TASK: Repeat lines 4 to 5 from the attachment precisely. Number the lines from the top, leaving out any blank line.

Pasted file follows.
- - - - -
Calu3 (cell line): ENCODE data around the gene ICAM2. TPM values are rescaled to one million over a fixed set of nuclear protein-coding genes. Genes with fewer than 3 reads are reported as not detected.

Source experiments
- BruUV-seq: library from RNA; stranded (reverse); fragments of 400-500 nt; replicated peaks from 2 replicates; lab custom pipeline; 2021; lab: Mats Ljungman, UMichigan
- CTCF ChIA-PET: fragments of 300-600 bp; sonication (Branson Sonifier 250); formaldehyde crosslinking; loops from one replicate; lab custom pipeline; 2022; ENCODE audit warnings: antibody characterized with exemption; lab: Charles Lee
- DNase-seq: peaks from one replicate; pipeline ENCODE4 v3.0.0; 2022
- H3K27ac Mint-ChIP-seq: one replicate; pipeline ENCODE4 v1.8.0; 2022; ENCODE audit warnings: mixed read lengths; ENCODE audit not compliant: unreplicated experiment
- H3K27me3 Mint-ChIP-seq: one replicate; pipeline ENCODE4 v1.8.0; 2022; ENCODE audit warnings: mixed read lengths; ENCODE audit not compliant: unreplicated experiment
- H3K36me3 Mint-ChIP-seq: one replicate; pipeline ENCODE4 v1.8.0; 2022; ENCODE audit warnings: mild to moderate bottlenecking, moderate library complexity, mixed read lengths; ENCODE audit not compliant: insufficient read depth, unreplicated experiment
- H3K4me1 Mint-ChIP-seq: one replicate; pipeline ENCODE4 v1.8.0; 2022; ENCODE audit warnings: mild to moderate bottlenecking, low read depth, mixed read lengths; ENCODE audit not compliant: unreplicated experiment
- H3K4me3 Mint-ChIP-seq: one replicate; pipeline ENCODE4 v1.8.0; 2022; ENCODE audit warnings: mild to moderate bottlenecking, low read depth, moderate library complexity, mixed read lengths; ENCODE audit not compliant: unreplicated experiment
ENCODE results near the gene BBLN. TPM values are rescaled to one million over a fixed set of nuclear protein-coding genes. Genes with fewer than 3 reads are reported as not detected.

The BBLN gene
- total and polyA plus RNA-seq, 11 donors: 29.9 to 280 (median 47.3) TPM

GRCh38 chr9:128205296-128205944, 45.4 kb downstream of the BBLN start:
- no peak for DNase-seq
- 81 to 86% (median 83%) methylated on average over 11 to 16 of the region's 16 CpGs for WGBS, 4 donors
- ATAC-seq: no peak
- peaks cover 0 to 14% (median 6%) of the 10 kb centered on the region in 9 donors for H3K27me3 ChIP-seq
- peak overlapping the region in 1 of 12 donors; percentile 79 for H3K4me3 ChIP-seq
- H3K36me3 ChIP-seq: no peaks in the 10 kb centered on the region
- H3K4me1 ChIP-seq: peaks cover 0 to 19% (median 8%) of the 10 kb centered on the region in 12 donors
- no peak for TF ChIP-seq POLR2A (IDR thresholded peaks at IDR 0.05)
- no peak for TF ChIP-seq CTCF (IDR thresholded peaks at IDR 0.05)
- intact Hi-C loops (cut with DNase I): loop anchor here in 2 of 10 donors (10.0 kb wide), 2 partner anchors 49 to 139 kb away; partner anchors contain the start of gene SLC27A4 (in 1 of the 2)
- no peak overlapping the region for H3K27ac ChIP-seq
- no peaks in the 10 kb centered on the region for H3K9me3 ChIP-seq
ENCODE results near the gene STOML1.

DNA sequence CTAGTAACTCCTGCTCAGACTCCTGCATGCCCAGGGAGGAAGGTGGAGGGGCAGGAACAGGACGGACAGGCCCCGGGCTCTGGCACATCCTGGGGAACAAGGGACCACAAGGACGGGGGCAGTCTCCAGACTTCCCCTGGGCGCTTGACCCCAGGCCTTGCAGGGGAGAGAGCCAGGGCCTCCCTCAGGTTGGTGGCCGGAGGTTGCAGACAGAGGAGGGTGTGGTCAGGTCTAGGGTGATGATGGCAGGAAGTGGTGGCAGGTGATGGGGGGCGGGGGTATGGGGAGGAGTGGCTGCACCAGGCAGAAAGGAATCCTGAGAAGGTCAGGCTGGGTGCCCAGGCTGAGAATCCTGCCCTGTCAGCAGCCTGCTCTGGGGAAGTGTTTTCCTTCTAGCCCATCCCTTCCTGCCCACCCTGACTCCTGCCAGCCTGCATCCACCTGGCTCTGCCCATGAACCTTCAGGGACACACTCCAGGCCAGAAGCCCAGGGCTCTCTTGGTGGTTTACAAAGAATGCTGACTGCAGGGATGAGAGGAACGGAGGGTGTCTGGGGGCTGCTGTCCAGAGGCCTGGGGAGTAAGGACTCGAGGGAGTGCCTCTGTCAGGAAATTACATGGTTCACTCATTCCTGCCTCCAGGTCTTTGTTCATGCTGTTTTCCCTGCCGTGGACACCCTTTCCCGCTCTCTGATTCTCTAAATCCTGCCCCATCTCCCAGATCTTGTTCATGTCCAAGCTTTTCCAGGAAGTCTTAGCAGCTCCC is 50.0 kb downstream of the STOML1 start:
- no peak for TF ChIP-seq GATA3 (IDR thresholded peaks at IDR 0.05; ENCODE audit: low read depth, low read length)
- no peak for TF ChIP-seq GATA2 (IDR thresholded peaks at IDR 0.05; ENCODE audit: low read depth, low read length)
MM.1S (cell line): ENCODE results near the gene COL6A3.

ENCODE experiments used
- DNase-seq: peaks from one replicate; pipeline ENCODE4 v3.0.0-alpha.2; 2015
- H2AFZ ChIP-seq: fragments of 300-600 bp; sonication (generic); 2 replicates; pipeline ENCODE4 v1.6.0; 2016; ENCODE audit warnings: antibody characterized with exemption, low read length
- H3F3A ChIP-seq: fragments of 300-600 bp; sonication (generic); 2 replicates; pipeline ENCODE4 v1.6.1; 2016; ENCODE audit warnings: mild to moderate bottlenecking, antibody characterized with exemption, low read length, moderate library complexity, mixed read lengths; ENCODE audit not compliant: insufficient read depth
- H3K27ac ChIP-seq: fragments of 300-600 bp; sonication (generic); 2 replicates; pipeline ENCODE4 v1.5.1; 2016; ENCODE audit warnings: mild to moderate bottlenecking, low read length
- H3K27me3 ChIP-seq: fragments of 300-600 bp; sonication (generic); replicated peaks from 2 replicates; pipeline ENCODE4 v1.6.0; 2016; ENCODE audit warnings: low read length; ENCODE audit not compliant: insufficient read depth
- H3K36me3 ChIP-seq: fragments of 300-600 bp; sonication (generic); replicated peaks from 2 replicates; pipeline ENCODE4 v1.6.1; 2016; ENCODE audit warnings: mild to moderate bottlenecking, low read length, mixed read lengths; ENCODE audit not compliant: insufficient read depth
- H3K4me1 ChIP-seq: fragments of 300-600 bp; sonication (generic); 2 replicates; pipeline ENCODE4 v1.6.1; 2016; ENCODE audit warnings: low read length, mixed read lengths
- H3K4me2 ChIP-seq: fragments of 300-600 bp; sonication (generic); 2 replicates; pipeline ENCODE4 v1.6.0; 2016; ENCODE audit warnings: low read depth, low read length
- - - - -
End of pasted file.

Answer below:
- CTCF ChIA-PET: fragments of 300-600 bp; sonication (Branson Sonifier 250); formaldehyde crosslinking; loops from one replicate; lab custom pipeline; 2022; ENCODE audit warnings: antibody characterized with exemption; lab: Charles Lee
- DNase-seq: peaks from one replicate; pipeline ENCODE4 v3.0.0; 2022